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Propaganda balloons carry rumors of a North Korean porno

Anti-Kim Jong Un activists exploit creative means to surmount barriers.

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South Korean activists release balloons carrying anti-North Korea leaflets, in January 2010. Recently, the balloon campaigns have turned raunchy. (Chung Sung-Jun/Getty Images)

SEOUL, South Korea — For more than 60 years, North and South Korea have been divided along the demilitarized zone, or the DMZ.

Barriers — political, legal and physical — often prevent South Koreans from communicating directly with their northern brethren.

To surmount this, human rights activists in the South have gotten creative. One method: releasing balloons that carry messages across the border. They have even harnessed typhoon winds to ensure that their airborne information reaches its target.

Earlier this month, a group of anti-regime defectors gave its propaganda a raunchy twist.

The activists, led by prominent Christian rights campaigner Lee Min-bok, released a batch of balloons proclaiming that dictator Kim Jong Un’s attractive, 20-something wife, Ri Sol-ju, once starred in a homemade porno flick.

Seizing on newspaper reports, the group also spread rumors that members of a state-run musical troupe she performed in were supposedly executed by firing squad for their role filming even more steamy sex videos and selling the recordings, reports KoreaBANG (the link is mildly NSFW).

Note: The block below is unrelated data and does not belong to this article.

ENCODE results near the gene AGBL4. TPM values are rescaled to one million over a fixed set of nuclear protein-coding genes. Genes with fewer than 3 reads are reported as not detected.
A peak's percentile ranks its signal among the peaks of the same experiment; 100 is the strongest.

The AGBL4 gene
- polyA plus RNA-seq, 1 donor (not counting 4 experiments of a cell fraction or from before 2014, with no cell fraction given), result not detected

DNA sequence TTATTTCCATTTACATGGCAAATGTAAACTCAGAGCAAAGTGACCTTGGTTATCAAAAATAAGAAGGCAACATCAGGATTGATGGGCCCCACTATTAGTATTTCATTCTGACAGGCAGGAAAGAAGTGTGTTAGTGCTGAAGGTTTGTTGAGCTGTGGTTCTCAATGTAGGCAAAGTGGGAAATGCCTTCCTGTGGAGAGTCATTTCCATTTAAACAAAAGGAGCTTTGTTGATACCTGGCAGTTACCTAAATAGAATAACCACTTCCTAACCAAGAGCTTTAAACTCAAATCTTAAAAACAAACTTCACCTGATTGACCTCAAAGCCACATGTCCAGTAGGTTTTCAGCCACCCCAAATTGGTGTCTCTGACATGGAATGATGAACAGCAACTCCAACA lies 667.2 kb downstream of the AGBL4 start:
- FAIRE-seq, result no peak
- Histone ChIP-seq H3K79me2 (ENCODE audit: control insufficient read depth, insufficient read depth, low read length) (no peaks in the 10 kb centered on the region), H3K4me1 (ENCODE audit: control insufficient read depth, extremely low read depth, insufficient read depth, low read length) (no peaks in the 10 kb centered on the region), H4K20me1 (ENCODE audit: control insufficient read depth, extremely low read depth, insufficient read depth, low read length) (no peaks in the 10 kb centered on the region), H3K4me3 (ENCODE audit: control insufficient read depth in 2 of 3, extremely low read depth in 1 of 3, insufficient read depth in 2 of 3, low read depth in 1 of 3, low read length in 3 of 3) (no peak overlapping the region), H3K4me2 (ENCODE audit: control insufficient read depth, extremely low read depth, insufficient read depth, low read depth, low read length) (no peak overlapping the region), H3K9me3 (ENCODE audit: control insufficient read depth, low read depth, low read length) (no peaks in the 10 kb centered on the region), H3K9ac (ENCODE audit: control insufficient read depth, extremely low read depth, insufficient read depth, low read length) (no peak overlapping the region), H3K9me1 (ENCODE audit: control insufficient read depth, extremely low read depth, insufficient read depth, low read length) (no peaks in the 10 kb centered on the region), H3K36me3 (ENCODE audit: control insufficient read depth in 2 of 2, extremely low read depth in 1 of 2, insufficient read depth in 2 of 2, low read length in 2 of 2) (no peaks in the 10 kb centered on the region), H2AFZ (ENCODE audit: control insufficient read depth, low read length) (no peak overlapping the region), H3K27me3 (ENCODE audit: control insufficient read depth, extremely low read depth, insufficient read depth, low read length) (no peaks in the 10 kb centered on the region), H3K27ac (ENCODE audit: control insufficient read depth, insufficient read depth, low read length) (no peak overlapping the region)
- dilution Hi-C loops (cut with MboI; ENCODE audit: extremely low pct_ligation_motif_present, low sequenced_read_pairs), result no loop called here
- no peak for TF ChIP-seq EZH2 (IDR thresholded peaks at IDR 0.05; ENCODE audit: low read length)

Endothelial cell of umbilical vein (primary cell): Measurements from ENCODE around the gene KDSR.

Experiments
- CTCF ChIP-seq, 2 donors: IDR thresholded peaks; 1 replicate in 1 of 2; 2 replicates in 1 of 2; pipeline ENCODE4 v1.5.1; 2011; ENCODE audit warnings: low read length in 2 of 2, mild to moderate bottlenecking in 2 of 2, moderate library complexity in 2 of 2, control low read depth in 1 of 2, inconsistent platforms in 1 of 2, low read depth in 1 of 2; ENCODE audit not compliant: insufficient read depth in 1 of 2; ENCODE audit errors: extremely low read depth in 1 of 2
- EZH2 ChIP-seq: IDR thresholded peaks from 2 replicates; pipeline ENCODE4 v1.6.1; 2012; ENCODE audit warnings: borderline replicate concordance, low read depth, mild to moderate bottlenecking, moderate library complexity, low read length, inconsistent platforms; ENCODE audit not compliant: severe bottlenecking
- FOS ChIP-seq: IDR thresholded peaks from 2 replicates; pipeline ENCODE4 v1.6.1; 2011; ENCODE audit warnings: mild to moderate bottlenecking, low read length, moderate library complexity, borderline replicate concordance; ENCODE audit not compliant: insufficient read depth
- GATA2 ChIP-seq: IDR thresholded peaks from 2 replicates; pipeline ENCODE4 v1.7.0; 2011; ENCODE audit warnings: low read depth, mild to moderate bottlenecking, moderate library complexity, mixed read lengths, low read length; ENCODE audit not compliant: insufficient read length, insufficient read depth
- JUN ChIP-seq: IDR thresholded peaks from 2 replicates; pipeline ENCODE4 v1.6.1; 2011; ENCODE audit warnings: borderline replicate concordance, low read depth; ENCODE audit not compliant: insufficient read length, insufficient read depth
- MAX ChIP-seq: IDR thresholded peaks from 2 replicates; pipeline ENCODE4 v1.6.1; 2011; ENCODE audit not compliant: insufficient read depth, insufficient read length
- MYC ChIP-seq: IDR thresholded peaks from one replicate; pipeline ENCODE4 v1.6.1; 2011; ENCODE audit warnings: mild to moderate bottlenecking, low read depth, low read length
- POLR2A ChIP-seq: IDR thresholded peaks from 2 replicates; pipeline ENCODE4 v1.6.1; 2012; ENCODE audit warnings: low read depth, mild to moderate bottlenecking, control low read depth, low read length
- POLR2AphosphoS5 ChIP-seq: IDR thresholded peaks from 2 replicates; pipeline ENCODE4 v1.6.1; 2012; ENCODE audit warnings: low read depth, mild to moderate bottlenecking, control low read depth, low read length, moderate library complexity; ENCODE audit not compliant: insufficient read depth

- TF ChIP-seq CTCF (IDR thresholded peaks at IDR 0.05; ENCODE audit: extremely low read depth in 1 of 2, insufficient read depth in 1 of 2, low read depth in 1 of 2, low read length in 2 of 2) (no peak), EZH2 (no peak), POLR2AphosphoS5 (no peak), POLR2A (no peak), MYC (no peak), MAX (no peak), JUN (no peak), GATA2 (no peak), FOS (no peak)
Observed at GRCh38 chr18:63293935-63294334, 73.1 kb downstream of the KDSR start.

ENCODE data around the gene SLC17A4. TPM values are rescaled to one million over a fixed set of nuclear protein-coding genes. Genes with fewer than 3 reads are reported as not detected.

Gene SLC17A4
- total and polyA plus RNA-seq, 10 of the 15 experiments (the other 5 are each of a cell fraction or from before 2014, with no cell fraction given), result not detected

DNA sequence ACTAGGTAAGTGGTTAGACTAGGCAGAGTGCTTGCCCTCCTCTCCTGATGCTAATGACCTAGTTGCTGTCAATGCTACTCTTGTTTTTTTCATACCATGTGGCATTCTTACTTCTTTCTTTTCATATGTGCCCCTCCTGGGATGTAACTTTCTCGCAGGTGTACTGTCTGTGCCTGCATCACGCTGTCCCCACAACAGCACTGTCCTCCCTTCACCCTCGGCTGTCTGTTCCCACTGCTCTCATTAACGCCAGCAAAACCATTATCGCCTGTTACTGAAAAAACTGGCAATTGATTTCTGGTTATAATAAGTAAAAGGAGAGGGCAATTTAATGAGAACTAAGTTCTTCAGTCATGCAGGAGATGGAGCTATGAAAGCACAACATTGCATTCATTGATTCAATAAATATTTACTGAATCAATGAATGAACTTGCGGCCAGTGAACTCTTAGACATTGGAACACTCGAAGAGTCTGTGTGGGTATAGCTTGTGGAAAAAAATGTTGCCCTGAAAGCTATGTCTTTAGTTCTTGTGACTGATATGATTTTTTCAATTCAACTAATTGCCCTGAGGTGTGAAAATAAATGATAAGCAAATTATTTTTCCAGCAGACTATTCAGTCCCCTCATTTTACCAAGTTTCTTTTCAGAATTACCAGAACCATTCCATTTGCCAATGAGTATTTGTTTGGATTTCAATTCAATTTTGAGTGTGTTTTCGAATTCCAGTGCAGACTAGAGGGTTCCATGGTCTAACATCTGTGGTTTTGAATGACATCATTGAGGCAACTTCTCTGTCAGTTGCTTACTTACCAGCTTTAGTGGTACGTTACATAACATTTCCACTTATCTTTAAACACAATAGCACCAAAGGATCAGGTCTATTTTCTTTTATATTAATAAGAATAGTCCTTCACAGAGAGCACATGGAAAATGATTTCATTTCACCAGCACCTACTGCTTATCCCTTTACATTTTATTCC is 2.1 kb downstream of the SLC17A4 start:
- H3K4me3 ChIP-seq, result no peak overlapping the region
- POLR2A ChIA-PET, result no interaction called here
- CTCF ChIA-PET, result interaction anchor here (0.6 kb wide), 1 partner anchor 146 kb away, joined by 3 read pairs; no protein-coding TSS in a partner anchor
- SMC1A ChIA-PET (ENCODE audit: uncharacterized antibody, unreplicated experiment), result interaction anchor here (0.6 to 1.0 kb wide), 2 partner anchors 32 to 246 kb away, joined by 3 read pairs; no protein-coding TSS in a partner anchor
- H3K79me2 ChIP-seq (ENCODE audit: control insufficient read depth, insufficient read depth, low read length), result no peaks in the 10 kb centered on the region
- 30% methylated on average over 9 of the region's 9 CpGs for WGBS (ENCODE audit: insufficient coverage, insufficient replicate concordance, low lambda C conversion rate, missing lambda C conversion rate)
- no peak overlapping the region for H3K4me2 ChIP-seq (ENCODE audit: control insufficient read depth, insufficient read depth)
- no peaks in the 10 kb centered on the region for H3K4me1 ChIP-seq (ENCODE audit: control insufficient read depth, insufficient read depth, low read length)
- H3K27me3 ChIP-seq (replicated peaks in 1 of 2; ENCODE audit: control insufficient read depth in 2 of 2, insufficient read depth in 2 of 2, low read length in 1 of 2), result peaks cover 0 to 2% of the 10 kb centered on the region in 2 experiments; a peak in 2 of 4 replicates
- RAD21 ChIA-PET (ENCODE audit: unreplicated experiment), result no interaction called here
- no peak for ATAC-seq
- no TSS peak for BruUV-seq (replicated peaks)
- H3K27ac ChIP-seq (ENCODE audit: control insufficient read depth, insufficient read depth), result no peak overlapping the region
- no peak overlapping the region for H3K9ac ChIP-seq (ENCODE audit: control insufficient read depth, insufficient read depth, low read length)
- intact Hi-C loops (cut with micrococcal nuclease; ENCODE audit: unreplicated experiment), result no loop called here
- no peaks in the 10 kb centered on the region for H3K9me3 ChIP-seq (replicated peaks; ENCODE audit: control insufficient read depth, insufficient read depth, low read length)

Of course, in a country with no Cinemax, how else can you get your satisfaction?

The allegation, though, is still a spectacular and unproven rumor.

It first surfaced in the Japanese newspaper Asahi Shimbun in August, but many North Korean defector groups have publicly cast doubts on it.

Despite their intentions, this and other activist campaigns have run into controversy — particularly in South Korea, the country that carries perhaps the heaviest burden of North Korea’s occasional temper tantrums and war threats.

In fact, police have banned another award-winning activist from sending airborne messages in recent months, citing national security concerns.

Some organizations connected to North Korea have voiced their disapproval, but what else would you expect from them?

One unofficial propaganda mouthpiece based in China, Uriminzokkiri, has already lashed out, calling the anti-regime activism “trash.”

Of course, if your life goal is to bring stability and democracy to North Korea, any such response from the so-called pariah is a badge of honor.

http://www.globalpost.com/dispatch/news/regions/asia-pacific/north-korea/131018/propaganda-balloons-north-korea-porno